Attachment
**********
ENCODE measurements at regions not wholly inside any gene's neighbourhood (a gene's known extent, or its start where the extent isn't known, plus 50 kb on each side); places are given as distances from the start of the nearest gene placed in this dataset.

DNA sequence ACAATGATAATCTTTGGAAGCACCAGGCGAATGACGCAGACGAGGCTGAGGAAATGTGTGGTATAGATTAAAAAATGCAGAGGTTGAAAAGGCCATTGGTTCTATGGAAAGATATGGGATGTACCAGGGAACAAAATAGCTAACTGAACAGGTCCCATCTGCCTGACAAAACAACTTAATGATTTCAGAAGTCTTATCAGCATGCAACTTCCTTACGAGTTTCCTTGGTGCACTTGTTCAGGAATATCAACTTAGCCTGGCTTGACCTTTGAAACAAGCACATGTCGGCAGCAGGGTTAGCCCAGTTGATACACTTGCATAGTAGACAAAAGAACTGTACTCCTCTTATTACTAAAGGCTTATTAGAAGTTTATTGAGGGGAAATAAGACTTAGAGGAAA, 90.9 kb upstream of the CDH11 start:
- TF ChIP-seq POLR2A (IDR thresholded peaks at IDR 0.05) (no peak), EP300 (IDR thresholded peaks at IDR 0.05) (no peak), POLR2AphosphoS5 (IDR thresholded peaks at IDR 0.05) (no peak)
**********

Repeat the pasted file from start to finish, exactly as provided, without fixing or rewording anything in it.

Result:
ENCODE measurements at regions not wholly inside any gene's neighbourhood (a gene's known extent, or its start where the extent isn't known, plus 50 kb on each side); places are given as distances from the start of the nearest gene placed in this dataset.

DNA sequence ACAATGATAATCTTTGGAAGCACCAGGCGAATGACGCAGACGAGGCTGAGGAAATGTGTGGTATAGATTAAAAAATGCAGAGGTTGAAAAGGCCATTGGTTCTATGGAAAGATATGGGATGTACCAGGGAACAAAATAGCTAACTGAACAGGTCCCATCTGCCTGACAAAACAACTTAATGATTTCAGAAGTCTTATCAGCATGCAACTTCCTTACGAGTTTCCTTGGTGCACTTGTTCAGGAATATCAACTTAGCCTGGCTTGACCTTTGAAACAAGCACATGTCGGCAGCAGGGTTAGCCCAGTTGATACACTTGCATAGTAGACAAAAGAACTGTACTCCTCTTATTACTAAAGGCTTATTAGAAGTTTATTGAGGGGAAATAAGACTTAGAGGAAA, 90.9 kb upstream of the CDH11 start:
- TF ChIP-seq POLR2A (IDR thresholded peaks at IDR 0.05) (no peak), EP300 (IDR thresholded peaks at IDR 0.05) (no peak), POLR2AphosphoS5 (IDR thresholded peaks at IDR 0.05) (no peak)